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Plasmids 101: Optimizing Plasmid Yields

Posted by Julian Taylor-Parker on May 26, 2016 10:30:00 AM

Most of the time, plasmid prepping is a breeze. You get your stab from Addgene, streak for single colonies, sub-culture, and prep with one of the many commercially available DNA prep kits or your lab's favorite in-house protocol. DNA yields for this procedure are typically in excess of 100 ng/ul, more than enough DNA to proceed with most applications, such as PCR, cloning, transfection, or long-term storage. But what about those pesky situations where your plasmid yield is sub-optimal? If you have already purifed your plasmid, you can try to concentrate the DNA using a speed-vac, ethanol precipitation, or other chromatographic methods. But wouldn't it be nice to avoid an extra concentration step? If you are consistently getting sub-optimal plasmid yields from your prep, you may want to consider optimizing your growth conditions. In this blog, we will outline many of the variables that could affect DNA yields and suggest steps to super-charge your plasmid preps.

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Topics: Lab Tips, Plasmids 101

Plasmids 101: Colony PCR

Posted by Guest Blogger on May 12, 2016 10:30:00 AM

This post was contributed by guest blogger Beth Kenkel, a Research Assistant in the Department of Pediatrics at the University of Iowa. If you're interested in guest blogging, let us know!

Molecular cloning requires some method of screening colonies for the presence of an insert. Traditionally this has been done with restriction enzyme digest; however colony PCR can accomplish the same thing in less time and for less money. The key steps to colony PCR are: 1) design primers to detect the presence of your insert; 2) set up a standard PCR reaction (primers, dNTPs, polymerase) using the supernatant of lysed bacteria as template; and 3) run your PCR product on a gel to analyze product size. This blog post discusses some of the key things to consider when performing colony PCR.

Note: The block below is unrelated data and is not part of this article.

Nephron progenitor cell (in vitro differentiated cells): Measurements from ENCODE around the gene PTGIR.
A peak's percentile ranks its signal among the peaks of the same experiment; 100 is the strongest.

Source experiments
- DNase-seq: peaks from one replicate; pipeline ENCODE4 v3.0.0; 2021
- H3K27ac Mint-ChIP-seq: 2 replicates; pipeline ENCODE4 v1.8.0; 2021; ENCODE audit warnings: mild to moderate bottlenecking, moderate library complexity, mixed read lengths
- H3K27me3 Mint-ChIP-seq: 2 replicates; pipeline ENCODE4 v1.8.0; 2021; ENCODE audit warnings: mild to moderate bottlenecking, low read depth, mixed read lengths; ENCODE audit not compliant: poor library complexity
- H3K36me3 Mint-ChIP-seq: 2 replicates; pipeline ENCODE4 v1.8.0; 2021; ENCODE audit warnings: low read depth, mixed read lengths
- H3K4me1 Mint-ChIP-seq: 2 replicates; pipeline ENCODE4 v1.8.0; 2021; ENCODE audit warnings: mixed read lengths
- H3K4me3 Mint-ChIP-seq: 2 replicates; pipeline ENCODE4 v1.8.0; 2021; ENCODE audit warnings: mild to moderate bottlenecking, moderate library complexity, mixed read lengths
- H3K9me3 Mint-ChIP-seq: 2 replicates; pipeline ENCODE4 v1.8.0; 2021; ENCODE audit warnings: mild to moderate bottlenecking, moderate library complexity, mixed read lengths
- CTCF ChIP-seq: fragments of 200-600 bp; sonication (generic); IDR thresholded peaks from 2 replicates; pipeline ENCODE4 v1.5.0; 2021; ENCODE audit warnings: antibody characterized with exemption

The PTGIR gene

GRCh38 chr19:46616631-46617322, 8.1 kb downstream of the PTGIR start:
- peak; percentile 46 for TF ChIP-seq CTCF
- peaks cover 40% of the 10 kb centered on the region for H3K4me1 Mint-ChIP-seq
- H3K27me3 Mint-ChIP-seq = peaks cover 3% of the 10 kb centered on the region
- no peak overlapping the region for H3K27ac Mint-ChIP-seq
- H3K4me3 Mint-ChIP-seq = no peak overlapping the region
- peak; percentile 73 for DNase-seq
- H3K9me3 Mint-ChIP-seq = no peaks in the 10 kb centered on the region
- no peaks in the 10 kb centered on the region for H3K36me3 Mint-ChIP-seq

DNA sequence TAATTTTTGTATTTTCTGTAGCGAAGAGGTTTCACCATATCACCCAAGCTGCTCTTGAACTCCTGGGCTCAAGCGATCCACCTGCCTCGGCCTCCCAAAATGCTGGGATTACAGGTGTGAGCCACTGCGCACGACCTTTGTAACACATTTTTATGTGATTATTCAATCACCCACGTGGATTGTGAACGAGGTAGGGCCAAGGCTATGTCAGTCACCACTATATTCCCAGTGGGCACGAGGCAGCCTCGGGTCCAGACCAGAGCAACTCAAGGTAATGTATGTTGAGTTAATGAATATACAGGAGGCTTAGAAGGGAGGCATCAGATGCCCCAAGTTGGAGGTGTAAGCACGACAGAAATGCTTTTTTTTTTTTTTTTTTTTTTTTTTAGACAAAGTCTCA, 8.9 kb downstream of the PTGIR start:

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Topics: Plasmid How To, Plasmids 101, Protocols, Plasmid Cloning

Plasmids 101: FLEx Vectors

Posted by Michelle Cronin on Apr 28, 2016 10:30:00 AM

In a previous post from our Plasmids 101 series, we learned how the Cre-loxP recombination system can be used to induce site-specific recombination events, and that the orientation of the flanking loxP sites directs the Cre recombinase to invert, translocate, or excise a DNA fragment. The availability of both wild-type and mutant loxP sites has allowed scientists to leverage this system in new, creative ways. Today’s post will focus on one such strategy--the FLEx switch--which utilizes recombination elements to turn off expression of one gene, while simultaneously turning on the expression of another!

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Topics: Plasmid Technology, Plasmids 101, Cre-lox

Plasmids 101: Terminators and PolyA signals

Posted by Julian Taylor-Parker on Mar 31, 2016 10:30:00 AM

Plasmids designed to express genes in a given host cell type are generally broken down into two broad categories, prokaryotic or eukaryotic, based on the functional elements they contain. Plasmid DNA in both prokaryotic and eukaryotic systems must be transcribed into RNA, which occurs in three phases: initiation, elongation, and termination. In a previous post we discussed the promoter's role in the initiation step of gene transcription; today we'll provide an overview on how transcription stops, or termination. Read on to learn more!

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Topics: Plasmid Elements, Plasmids 101

Plasmids 101: Gibson Assembly and Other Long-Homology Based Cloning Methods

Posted by Brook Pyhtila on Mar 1, 2016 10:30:00 AM

Over the past decade, scientists have developed and fine tuned many different ways to clone DNA fragments which have provided appealing alternatives to restriction enzyme cloning. These newer technologies have become more and more common, and for good reason. They offer many advantages over the traditional restriction enzyme cloning we once relied exclusively on. In this blog post, I will go over some advantages, disadvantages, and examples of how scientists are using Gibson assembly to put together DNA fragments.

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Topics: Plasmid Technology, Plasmids 101, Protocols, Plasmid Cloning

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